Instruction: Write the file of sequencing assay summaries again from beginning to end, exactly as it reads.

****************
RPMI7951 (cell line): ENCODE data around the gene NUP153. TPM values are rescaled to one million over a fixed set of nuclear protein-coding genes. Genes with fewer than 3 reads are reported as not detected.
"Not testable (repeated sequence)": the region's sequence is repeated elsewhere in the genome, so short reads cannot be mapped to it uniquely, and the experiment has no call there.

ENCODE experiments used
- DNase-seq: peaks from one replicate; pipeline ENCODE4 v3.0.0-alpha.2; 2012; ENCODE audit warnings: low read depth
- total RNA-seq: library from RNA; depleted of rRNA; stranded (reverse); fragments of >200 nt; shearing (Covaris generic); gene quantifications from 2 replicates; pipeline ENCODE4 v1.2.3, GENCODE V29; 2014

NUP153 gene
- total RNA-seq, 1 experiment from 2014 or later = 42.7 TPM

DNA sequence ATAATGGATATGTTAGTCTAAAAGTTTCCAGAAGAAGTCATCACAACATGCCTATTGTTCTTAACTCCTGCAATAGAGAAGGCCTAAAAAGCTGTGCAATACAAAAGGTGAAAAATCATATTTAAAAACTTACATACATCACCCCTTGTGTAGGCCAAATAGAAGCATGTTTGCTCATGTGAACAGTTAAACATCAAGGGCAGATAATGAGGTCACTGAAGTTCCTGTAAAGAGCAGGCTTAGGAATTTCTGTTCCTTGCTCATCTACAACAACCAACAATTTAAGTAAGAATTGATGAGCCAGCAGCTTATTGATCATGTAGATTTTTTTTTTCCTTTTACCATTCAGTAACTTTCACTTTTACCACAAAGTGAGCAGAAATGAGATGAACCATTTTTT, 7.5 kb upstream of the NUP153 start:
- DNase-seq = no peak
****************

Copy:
RPMI7951 (cell line): ENCODE data around the gene NUP153. TPM values are rescaled to one million over a fixed set of nuclear protein-coding genes. Genes with fewer than 3 reads are reported as not detected.
"Not testable (repeated sequence)": the region's sequence is repeated elsewhere in the genome, so short reads cannot be mapped to it uniquely, and the experiment has no call there.

ENCODE experiments used
- DNase-seq: peaks from one replicate; pipeline ENCODE4 v3.0.0-alpha.2; 2012; ENCODE audit warnings: low read depth
- total RNA-seq: library from RNA; depleted of rRNA; stranded (reverse); fragments of >200 nt; shearing (Covaris generic); gene quantifications from 2 replicates; pipeline ENCODE4 v1.2.3, GENCODE V29; 2014

NUP153 gene
- total RNA-seq, 1 experiment from 2014 or later = 42.7 TPM

DNA sequence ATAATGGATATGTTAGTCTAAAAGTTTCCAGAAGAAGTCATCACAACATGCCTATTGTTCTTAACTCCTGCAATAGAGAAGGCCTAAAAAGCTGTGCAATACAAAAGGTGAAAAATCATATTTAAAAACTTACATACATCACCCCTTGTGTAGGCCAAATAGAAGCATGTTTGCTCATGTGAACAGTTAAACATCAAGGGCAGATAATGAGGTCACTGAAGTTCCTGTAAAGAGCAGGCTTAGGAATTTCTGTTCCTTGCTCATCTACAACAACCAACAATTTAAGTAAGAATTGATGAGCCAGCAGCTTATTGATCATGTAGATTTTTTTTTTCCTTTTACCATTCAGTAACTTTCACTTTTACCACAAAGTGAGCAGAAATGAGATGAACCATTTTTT, 7.5 kb upstream of the NUP153 start:
- DNase-seq = no peak